I loved this article so much .. i just had to share it with you guys!!!!!!!!!!1
The person who wrote it must have been in my head.. because that is so so so exactly how I feel..
On Saturday, im going to see her perform live in Montreal.. Lords knows if she will show up.. Lord knows if shw will sing songs that we know and love… Lord knows the reviews have been less that… good… BUT I LOVE THIS WOMAN!!!!! So i got my fingers crossed!!!
this article is from the website: madamenoire.com.
Thank you so much for that China Okasi!!!!!!!!!!!!
Love & Marriage: What Lauryn Hill Taught Us About Love & Marriage
Forget money. ‘It’s funny how marriage change a situation.’ Lauryn Hill and Rohan Marley may not be married technically speaking, but according to the last, rare interview Marley did with People magazine, they are “spiritually together.” There’s just one minor contradiction though: Marley lists himself as “single” on MySpace, and Madame Lauryn Hill lives with her mother and five children in Jersey. Is that what spiritual togetherness means? Hmmm.
As rosy as the union of a Marley and the great Lauryn Hill might have seemed when we first heard word of it, it’s hard not to notice the evolution of Hill’s music pre- and post- their, er, ‘spiritual togetherness.’ While it might be unfair to all-out blame Marley for Hill’s life choices, Hill’s loss of spirit—and maybe even of self—after choosing him, is hard to ignore.
Before ‘Marley,’ Hill’s lyrics had a soothing, cathartic quality to them, even when she had been singing about breakups. Her songs from Miseducation of Lauryn Hill were joyful at their core and had been strung together in a wholesome, uplifting album. From “Lost Ones” to “Doo Wop” to “Nothing Even Matters,” Hill had been pouring out tunes that were as hopeful as they were honest.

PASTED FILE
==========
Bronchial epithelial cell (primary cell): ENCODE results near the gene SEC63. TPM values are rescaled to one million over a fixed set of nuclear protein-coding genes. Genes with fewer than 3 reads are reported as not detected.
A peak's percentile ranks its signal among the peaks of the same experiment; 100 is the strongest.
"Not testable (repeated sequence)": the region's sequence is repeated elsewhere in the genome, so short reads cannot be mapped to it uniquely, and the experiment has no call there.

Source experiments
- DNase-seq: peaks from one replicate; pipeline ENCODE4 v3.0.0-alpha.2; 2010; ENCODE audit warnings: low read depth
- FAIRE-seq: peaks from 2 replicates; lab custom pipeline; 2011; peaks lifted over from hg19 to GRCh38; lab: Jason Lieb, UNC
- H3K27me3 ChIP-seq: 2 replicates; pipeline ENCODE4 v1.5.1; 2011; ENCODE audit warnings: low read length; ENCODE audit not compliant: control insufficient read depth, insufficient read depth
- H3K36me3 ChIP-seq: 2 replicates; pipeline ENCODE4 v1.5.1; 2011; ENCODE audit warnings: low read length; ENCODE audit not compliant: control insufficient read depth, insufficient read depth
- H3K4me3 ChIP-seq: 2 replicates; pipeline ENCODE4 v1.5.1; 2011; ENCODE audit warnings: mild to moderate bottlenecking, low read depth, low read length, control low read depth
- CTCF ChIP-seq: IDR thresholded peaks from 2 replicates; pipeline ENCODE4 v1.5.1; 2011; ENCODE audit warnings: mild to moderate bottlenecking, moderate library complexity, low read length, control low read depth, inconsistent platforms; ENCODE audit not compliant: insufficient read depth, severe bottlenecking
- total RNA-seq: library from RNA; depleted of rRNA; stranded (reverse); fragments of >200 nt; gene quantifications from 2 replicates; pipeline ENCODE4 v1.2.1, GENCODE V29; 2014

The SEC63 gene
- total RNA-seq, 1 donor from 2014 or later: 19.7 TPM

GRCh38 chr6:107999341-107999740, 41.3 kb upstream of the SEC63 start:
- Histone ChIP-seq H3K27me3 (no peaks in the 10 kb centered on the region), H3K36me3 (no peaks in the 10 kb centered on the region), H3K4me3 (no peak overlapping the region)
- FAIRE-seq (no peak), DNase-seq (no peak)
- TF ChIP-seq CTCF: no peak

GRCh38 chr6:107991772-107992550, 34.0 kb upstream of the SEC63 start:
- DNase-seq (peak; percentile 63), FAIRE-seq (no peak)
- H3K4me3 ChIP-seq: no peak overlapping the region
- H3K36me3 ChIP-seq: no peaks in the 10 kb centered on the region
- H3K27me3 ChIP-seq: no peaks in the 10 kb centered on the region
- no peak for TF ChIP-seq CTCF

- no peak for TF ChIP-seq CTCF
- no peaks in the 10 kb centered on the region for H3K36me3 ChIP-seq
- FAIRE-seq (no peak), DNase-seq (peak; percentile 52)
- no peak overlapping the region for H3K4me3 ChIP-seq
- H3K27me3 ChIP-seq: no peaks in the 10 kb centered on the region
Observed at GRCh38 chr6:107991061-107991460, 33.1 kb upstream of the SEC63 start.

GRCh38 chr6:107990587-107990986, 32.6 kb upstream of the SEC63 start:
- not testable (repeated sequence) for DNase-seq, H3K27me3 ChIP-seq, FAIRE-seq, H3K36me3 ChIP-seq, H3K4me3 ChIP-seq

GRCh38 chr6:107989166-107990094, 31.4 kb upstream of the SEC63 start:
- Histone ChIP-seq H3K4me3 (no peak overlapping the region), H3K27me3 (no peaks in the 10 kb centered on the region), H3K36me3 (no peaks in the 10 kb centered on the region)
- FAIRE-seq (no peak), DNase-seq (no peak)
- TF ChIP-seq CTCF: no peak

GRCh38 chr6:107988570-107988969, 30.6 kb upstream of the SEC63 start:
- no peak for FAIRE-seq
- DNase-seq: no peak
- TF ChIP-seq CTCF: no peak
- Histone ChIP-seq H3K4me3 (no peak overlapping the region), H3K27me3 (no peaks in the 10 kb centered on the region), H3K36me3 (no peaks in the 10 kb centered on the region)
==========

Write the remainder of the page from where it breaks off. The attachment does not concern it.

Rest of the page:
By the time her love, or spiritual marriage, or togetherness, or what-have-you, set in with Marley, her songs seemed to skew more heavily towards his identity, e.g. his Rastafarian roots. From Hill’s eight-minute-four-second song, “Oh Jerusalem” to “The Conquering Lion,” Hill seemed to have chosen a way of speaking, being—and singing, that was not so much foreign to her (after all, she had been borrowing from Rasta culture all along), as it was reminiscent of him.
So. What has Lauryn Hill taught us about love and marriage? It’s fine to break down your walls to receive love, but no, it is not fine to lose yourself and remain broken within it. Maybe Hill’s comeback album, whenever it happens, will return her to herself. If so, the album should be called, Who Is Lauryn Hill? And, it should really tell us who indeed she is, like it did a decade ago.
What do you think?